These multirate consistency constraints provide the consistency for the change in frequencies of a node through an upsampler or a downsampler. The multirate consistency constraint further provides the feasibility constraint for a multirate system in a form similar to the single rate system. For example, the multirate feasibility constraint for an edge e having a normal node u and an upsampler node v is
r(u)=r(v)/(up rate of v)≦d(e)   (9)

Using the present normalized retimed solution for an upsampler, the above multirate feasibility constraint is converted to:
r n(u)−r n(v)≦d n(e)   (23)

which is the same as (16).

For system having rate change nodes where the frequency changed by another operation function, the rate change node can be modeled by using downsamplers and upsamplers, and the above multirate consistency constraints can be utilized. In general, any multirate node can be modeled with upsamplers and downsamplers, thus the above multirate consistency constraint is not a limitation to a generic multirate system. In addition, other forms of multirate consistency can be used.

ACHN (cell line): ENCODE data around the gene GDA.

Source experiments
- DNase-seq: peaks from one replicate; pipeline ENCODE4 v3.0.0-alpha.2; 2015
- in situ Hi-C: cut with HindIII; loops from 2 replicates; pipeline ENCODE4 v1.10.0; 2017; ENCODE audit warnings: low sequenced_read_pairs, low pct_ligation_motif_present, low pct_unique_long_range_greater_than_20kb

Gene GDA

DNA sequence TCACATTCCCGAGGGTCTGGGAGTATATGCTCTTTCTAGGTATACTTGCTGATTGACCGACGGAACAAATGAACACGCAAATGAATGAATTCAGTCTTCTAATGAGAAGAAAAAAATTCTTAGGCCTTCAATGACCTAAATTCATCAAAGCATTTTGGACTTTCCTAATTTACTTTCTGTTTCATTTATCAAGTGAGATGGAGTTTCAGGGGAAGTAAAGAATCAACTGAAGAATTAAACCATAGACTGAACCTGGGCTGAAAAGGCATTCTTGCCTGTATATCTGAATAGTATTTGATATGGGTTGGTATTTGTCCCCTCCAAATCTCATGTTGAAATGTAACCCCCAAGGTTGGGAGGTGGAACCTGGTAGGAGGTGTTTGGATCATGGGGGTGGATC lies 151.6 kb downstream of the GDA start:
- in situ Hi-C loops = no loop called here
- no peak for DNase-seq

Operation 1016 then formulates the multirate retiming problem to a form similar to the single rate retiming problem, using the normalized single rate retiming constraints and the multirate consistency constraints. For example, the normalized single rate retiming constraints include the retiming constraints for feasibility (r n(u)−r n(v)≦dn(e)), which is formulated with normalized factors in a form similar to the single rate system.

The retiming constraints to achieve a target clock period in the form of single rate system for the normalized parameters can be formulated similar to the formulation of the inequality constraints of the single rate.